The strong association between diabetes and hypertension is probably due to shared mechanisms including oxidative stress, inflammation, and the body’s immune activation, as well as stimulation of the renin-angiotensin-aldosterone pathway.

Chances are that high blood pressure might not be the sole cause of diabetes, however, due to the close association, it can co-exist with diabetes.

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Risk Factors of Diabetes and High Blood Pressure

Some similar risk factors apply to both type 2 diabetes and hypertension.

These consist of:

  • Obesity or being overweight
  • Having a sedentary lifestyle, eating poorly, and being under constant stress
  • Having a bad sleeping routine
  • Smoking cigarettes
  • Being exposed to pollution in the air

Some risk factors that are specific to hypertension

  • Alcohol consumption
  • High salt diet
  • Low potassium levels
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How to Prevent Diabetes and High Blood Pressure?

The following methods are applicable to preventing both high blood pressure and high blood glucose levels.

Physical activity:

Along with other health advantages, regular exercise can reduce blood pressure and aid in blood sugar management.

A baseline of 150 minutes of moderate-intensity aerobic activity or 75 minutes of vigorous-intensity exercise per week is advised by the most recent CDC guidelines.

Brisk walking and swimming are examples of moderate exercise. People ought to think about engaging in muscle-strengthening activities.

If a person hasn’t exercised in a while, they should talk to their doctor about a good fitness regimen.

Healthy weight:

Even a slight weight loss can assist those who are overweight lower their chances of developing diabetes and high blood pressure.

A 3% to 5% weight reduction can lower blood pressure, according to the National Heart, Lung, and Blood Institute (NHLBI).

In a similar case, the CDC reports that a 5-7% weight loss can prevent pre-diabetes from progressing to diabetes. For a person who weighs 200 pounds, this translates to a loss of 10–14 pounds.

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Refrain from smoking:

There are many reasons why one must abstain from smoking including:

Smoking tobacco causes blood vessels to tighten, temporarily raising blood pressure. Additionally, it causes more plaque to accumulate in the arteries, which over time may result in a rise in blood pressure.

Diabetes type 2 risk can also be increased by tobacco use. Smokers with diabetes are more likely to experience severe consequences.

Follow a healthy diet:

The right food plan can be discussed with your doctor if you have diabetes or high blood pressure.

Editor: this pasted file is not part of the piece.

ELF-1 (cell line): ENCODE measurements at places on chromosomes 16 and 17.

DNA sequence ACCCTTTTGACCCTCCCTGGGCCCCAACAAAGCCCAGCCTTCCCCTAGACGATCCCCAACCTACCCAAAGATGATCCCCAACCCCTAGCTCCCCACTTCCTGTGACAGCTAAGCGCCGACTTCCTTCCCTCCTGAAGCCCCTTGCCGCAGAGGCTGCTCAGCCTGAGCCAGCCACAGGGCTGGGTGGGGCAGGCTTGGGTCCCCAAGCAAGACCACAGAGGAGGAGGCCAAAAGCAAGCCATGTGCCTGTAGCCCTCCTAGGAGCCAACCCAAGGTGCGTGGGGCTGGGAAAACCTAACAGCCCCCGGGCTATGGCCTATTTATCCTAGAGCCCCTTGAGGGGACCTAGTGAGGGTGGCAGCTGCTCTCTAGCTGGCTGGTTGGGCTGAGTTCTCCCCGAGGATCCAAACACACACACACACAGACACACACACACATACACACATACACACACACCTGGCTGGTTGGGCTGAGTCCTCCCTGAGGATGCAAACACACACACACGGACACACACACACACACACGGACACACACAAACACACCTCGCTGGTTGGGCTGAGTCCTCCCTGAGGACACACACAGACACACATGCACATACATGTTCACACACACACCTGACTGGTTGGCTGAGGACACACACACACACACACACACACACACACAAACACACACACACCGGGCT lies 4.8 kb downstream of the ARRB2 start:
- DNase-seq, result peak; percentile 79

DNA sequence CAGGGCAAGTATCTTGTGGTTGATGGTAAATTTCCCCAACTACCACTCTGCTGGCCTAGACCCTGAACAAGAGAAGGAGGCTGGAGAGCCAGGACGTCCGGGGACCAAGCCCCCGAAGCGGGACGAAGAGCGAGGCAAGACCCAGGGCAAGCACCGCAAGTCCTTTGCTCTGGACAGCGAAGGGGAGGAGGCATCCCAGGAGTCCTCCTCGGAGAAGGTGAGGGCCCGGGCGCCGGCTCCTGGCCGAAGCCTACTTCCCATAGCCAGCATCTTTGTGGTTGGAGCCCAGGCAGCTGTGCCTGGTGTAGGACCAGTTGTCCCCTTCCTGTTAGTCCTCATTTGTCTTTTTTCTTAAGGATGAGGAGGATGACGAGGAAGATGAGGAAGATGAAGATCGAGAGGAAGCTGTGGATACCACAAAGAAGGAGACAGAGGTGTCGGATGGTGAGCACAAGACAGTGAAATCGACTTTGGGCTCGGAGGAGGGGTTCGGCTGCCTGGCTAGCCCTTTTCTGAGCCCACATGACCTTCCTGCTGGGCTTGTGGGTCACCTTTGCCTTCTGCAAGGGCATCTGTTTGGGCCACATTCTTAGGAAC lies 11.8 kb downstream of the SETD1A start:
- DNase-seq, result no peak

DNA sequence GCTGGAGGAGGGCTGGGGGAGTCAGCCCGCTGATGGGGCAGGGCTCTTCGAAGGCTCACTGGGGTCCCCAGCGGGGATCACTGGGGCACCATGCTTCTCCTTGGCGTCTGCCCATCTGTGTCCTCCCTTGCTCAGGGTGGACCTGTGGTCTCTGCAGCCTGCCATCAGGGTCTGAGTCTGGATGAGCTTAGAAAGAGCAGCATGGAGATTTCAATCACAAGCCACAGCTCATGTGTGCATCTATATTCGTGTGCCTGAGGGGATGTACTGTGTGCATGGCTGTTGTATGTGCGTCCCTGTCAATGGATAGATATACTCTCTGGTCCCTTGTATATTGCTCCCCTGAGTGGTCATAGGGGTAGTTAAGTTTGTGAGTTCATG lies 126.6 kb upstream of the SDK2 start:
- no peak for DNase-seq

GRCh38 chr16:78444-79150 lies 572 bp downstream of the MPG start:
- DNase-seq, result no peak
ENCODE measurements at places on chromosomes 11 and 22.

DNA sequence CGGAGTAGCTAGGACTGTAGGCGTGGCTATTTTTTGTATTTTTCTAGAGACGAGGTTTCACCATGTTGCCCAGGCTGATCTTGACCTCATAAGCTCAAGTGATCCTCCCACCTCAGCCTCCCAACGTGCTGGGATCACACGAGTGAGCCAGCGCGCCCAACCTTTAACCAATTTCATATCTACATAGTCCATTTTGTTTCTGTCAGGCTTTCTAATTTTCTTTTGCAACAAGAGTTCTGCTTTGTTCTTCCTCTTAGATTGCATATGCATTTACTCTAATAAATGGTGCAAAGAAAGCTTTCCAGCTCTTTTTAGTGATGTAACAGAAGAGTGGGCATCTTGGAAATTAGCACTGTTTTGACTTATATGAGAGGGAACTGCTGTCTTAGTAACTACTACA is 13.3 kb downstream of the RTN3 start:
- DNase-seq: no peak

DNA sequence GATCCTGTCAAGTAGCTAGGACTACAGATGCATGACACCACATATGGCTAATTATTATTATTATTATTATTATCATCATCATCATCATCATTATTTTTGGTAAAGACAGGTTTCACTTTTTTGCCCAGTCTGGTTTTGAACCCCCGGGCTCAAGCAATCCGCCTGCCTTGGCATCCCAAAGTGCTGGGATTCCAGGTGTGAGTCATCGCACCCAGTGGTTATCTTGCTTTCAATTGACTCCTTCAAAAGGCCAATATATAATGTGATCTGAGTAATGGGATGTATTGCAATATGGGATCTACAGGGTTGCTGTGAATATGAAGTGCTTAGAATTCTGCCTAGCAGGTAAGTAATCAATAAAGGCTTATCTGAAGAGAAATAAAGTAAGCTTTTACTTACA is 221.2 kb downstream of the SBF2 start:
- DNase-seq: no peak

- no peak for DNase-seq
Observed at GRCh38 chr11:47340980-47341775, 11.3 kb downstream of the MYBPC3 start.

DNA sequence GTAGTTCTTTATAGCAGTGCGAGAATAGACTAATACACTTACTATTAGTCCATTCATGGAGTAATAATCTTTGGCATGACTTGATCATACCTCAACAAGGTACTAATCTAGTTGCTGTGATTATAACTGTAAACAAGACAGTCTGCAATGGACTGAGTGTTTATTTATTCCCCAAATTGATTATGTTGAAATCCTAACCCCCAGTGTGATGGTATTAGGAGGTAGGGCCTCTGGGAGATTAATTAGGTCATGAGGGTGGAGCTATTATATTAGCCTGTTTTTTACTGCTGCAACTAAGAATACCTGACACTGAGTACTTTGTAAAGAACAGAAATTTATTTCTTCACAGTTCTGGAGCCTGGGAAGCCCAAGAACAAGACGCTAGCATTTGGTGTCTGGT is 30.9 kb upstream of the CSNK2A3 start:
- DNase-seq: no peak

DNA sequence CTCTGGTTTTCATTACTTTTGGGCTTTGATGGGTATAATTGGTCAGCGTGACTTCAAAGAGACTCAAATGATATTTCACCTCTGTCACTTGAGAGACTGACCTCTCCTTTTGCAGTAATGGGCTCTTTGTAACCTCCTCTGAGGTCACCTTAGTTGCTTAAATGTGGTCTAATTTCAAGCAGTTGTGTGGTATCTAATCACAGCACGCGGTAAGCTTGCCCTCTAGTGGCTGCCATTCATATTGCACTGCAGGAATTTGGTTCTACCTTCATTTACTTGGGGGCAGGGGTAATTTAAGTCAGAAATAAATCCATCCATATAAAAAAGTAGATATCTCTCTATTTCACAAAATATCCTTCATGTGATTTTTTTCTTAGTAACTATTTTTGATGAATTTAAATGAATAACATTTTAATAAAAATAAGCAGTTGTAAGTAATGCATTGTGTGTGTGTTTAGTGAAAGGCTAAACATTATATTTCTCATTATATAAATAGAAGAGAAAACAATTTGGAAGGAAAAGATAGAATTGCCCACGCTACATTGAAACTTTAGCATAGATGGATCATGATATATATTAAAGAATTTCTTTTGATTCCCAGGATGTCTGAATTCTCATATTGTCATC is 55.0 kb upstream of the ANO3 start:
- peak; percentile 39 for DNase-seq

The Dietary Approaches to Stop Hypertension (DASH) diet is frequently advised by medical professionals for the management of blood pressure and general well-being.

Typically, this comprises:

  • Consuming a lot of fresh vegetables and fruit
  • Putting an emphasis on meals high in fiber, such as whole grains
  • Minimizing salt and sugar additions
  • Trans fats and animal fats should be avoided or limited.

To make sure their blood glucose stays within the healthy range, a person with diabetes will need to control their carbohydrate consumption and check their blood glucose levels.

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Treatment of Diabetes and High Blood Pressure:

The two diabetes medications that may lower blood pressure and are recommended by the ADA for diabetics with ASCVD (atherosclerotic cardiovascular disease) are:

For the treatment of Hypertension in diabetics, drugs that block the RAAS (renin-angiotensin-aldosterone-system) system are recommended.

These include:

  • ACE-Inhibitors (angiotensin-converting enzyme inhibitors):
    • Ramipril
    • Captopril
    • Lisinopril
  • ARBs (Angiotensin Receptor Blockers):
    • Losartan
    • Valsartan
    • Telmisartan
    • Irbesartan
    • Olmesartan
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What do you think?

Written by Ahmed Farhan

I am an Internist practicing medicine for the last fifteen years. Over the years, I have learned that medicine is not about prescribing pills. True medical practice is helping people.
I do prescribe pills as well but the best results I get are when I motivate people to overcome their problems with little changes in their lifestyles.
Since most of my patients are obese and have diabetes, hypertension, and high cholesterol levels, I am writing at dibesity.com when free.
Dibesity, I know the correct word is diabesity. Ignore this! Be with us.
Also, you can contact me directly at dibesity.com@gmail.com